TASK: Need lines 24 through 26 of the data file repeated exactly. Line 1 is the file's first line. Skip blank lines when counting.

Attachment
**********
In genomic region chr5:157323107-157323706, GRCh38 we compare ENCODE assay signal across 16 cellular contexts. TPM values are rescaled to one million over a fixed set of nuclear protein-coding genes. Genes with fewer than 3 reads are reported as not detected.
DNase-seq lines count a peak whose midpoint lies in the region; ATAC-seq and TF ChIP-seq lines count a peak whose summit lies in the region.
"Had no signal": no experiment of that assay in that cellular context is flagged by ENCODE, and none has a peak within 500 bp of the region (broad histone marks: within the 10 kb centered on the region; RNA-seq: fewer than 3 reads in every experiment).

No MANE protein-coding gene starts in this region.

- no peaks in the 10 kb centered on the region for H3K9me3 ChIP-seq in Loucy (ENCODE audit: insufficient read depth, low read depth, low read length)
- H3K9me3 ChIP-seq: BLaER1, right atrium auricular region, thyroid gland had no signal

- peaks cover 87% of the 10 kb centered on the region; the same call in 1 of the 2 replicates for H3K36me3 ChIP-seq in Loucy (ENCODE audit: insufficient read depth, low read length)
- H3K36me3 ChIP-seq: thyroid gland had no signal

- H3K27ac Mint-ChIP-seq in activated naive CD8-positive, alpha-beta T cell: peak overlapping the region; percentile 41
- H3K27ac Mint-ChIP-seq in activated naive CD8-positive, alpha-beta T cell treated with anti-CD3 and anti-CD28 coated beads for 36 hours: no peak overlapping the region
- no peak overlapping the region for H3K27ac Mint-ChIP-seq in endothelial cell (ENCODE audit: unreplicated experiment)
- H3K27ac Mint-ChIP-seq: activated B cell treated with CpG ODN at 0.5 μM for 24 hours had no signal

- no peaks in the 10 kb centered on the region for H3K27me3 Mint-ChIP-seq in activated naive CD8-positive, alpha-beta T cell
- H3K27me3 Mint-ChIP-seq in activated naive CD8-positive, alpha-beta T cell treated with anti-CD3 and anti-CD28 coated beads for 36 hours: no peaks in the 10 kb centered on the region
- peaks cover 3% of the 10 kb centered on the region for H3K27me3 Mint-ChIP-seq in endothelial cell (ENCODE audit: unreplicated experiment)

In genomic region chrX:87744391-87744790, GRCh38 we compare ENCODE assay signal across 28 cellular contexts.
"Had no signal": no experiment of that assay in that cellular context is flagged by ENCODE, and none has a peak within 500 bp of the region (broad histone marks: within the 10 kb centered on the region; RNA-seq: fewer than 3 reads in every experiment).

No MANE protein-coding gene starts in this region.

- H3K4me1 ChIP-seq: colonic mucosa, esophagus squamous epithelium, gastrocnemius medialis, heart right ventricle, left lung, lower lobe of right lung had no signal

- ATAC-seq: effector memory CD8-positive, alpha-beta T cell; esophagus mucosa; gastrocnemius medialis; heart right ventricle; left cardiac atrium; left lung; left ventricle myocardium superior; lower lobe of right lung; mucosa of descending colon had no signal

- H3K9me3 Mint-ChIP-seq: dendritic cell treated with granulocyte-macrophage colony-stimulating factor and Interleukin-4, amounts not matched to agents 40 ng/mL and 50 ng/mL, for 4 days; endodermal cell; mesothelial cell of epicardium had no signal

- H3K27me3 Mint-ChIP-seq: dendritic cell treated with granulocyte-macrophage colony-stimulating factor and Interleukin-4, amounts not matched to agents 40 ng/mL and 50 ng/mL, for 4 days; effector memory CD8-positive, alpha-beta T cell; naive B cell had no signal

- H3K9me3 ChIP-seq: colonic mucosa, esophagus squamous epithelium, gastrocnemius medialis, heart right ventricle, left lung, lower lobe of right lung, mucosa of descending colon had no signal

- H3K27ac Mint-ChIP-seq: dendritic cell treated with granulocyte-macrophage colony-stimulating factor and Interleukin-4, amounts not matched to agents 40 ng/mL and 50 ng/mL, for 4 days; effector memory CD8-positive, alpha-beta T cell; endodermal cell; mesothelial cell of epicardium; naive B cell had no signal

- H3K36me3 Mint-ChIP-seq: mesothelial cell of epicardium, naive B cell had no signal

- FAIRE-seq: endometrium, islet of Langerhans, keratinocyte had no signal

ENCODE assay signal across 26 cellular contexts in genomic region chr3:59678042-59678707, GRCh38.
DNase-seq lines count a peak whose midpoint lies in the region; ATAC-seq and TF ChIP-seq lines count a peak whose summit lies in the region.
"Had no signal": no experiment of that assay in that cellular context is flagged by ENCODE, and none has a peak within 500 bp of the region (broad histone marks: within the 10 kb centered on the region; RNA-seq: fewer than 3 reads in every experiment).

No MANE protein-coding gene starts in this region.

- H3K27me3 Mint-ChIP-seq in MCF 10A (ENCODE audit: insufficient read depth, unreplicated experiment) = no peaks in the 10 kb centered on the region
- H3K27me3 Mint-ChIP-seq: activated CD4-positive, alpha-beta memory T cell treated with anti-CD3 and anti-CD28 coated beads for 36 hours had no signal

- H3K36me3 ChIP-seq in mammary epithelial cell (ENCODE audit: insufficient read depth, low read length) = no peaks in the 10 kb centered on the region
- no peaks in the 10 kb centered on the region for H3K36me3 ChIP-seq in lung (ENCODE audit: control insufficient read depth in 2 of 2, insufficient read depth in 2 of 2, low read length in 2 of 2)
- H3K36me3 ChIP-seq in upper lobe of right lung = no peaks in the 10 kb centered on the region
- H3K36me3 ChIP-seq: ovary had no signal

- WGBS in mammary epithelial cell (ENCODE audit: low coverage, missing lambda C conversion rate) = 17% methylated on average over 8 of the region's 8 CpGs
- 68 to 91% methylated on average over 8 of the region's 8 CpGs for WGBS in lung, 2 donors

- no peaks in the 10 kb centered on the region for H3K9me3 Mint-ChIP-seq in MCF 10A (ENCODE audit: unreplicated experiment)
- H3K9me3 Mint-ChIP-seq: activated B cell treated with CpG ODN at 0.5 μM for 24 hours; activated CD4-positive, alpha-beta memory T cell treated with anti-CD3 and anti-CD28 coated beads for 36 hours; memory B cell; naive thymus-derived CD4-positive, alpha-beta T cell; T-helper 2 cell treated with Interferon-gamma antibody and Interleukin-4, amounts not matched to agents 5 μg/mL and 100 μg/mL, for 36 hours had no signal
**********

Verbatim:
- H3K27ac Mint-ChIP-seq: dendritic cell treated with granulocyte-macrophage colony-stimulating factor and Interleukin-4, amounts not matched to agents 40 ng/mL and 50 ng/mL, for 4 days; effector memory CD8-positive, alpha-beta T cell; endodermal cell; mesothelial cell of epicardium; naive B cell had no signal

- H3K36me3 Mint-ChIP-seq: mesothelial cell of epicardium, naive B cell had no signal

- FAIRE-seq: endometrium, islet of Langerhans, keratinocyte had no signal